Cognitive orientation as predictor of pain relief following acupuncture
Journal/Book: Pain. 1987; 28(3): 323-341.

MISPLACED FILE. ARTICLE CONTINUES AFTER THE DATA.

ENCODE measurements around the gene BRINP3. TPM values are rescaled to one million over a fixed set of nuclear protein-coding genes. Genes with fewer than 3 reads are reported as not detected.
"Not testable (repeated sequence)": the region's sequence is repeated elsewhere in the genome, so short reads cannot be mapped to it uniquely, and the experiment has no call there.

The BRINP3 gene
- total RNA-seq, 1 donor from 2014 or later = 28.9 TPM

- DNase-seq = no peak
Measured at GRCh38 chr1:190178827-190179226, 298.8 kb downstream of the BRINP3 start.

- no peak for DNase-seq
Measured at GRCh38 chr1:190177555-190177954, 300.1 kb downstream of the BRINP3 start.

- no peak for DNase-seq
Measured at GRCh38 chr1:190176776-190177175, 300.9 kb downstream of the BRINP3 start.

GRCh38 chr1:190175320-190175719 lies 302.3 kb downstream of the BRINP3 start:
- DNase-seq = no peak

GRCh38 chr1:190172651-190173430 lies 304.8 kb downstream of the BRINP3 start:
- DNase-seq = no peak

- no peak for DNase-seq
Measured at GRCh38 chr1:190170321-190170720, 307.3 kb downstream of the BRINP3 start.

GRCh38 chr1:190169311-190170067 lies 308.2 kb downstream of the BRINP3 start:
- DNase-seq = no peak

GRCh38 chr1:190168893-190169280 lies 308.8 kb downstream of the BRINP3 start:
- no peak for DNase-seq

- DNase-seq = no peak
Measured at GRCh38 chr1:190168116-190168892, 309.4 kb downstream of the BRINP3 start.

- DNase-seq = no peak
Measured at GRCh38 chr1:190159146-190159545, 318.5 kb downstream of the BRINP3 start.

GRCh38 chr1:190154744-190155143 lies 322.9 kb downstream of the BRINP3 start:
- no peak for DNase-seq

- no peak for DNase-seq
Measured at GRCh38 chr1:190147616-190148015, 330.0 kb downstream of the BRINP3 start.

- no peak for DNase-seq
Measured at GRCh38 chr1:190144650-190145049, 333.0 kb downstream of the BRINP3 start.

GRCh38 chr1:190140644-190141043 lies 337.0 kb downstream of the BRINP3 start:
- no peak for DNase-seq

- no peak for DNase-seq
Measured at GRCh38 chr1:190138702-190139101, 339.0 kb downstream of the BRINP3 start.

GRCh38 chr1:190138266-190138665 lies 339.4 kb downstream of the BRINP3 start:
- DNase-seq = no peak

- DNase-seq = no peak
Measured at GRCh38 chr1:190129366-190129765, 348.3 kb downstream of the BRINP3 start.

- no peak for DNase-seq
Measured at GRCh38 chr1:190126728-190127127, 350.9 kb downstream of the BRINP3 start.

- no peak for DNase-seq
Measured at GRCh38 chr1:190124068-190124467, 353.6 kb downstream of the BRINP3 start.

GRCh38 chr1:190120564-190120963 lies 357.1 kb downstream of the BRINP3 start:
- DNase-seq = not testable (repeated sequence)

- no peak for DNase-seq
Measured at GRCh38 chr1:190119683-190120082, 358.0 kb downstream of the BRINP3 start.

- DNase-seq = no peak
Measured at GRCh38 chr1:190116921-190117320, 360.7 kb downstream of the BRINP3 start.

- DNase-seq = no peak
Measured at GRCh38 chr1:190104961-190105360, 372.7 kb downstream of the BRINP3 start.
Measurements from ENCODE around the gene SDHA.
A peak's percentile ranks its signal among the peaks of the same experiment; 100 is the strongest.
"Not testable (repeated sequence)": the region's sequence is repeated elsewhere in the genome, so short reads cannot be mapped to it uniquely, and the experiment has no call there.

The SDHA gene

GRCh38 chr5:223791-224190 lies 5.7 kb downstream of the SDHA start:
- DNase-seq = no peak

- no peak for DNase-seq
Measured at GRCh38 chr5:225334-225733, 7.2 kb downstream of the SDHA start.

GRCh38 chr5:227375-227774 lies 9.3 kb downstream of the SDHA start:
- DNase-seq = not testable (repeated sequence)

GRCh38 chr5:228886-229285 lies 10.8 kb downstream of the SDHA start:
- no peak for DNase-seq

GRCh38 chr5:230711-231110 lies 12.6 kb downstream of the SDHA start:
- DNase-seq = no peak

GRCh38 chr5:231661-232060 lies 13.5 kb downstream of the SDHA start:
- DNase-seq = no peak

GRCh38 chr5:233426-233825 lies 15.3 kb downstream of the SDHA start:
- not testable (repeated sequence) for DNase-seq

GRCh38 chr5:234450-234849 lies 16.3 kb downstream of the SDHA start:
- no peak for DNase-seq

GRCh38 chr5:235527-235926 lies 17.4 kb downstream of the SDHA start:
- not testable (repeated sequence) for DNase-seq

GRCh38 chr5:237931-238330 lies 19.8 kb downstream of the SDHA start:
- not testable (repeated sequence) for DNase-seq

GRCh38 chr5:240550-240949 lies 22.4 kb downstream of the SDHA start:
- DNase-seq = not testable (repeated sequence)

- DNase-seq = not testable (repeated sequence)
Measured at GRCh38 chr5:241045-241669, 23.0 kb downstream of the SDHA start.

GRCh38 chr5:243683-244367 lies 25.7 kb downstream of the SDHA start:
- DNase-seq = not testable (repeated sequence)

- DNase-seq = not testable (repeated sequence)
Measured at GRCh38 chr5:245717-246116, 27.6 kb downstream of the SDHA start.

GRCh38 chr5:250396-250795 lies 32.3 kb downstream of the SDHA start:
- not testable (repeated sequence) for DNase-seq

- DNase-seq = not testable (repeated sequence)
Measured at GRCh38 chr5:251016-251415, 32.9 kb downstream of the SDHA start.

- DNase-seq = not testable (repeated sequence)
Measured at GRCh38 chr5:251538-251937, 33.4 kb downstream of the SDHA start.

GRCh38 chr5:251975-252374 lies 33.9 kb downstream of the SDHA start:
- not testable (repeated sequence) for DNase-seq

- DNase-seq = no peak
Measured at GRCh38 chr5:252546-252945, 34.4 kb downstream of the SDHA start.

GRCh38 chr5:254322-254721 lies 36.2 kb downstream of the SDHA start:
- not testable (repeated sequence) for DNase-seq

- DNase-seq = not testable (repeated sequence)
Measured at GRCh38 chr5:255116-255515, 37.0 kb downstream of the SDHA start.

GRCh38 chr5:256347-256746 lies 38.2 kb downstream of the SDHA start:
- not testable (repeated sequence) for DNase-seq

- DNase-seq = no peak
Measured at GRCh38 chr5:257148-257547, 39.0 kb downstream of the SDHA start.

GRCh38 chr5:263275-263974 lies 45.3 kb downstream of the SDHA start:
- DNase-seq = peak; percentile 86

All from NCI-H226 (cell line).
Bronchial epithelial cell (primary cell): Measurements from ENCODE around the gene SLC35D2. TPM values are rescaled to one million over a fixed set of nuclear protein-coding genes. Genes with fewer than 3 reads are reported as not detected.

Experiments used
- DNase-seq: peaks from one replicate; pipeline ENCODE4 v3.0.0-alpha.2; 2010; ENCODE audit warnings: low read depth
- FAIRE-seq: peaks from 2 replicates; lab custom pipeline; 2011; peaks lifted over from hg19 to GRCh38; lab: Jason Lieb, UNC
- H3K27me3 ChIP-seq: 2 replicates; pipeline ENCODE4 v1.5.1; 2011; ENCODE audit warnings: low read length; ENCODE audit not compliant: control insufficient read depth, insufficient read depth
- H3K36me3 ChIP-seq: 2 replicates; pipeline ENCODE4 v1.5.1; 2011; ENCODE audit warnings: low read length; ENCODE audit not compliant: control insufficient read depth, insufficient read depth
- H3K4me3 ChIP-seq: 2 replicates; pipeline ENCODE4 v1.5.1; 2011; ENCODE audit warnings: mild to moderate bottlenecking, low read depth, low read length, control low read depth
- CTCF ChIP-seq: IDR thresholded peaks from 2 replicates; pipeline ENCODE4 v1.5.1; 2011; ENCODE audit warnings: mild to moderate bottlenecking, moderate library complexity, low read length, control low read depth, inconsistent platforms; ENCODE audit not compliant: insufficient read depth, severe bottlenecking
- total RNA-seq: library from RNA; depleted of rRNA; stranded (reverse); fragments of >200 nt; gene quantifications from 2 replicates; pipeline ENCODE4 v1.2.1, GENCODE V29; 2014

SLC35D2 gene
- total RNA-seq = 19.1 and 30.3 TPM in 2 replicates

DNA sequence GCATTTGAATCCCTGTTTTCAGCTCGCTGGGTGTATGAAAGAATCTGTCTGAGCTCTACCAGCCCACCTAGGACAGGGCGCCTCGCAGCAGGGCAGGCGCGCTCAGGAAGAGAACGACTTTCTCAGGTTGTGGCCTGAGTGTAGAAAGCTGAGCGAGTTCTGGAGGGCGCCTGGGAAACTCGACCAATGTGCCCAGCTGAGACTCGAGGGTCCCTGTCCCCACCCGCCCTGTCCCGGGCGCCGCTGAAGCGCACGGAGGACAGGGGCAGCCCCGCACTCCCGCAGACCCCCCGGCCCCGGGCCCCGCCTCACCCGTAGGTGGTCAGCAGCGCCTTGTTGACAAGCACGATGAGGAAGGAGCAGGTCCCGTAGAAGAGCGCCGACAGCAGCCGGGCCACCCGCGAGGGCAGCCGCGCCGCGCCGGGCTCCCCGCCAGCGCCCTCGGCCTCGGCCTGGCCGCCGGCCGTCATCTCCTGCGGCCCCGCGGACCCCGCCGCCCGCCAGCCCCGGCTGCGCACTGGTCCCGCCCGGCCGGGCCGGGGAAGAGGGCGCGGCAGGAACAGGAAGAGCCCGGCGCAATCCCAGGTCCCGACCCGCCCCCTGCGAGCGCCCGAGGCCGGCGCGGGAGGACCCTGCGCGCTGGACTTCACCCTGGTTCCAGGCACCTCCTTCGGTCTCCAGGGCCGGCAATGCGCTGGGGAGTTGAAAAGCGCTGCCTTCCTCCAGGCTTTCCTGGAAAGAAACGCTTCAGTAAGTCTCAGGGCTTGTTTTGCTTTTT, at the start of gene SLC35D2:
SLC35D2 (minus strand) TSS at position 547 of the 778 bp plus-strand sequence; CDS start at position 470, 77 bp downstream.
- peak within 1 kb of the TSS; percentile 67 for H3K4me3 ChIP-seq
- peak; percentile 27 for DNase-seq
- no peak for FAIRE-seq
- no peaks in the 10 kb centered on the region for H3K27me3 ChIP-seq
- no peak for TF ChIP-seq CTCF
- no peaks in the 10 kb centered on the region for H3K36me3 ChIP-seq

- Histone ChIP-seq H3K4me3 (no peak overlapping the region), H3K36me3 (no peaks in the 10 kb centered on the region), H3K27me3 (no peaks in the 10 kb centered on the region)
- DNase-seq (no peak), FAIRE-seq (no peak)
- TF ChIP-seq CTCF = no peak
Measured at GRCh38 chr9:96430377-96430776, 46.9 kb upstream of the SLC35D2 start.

Abstract: The study investigated the role of beliefs concerning pain relief after treatment. Following the cognitive orientation theory, we hypothesized that beliefs concerning goals, norms, oneself, and general beliefs would predict the extent of improvement following acupuncture. Subjects were 30 Israeli chronic-pain patients (22 women, 8 men; mean age 41.6 years). They were administered a questionnaire assessing the 4 belief types, and control measures assessing personality traits, demographic variables, and pain characteristics. All underwent 4-6 acupuncture sessions. Improvement was determined by patient and physician ratings, and an index based on medication, subjective evaluations, and duration of resting. There were two follow-ups. Three improvement groups were defined: none (n = 8), slight (n = 12), and high (n = 10). These groups did not differ on any of the variables tested except the 4 belief types. A discriminant analysis with belief types as predictors enabled correct classification of the patients in 83% of the cases. A stepwise regression analysis showed that beliefs accounted for 85% of the variance. Discussion focuses on the nature of pain relief and the role of beliefs in disease.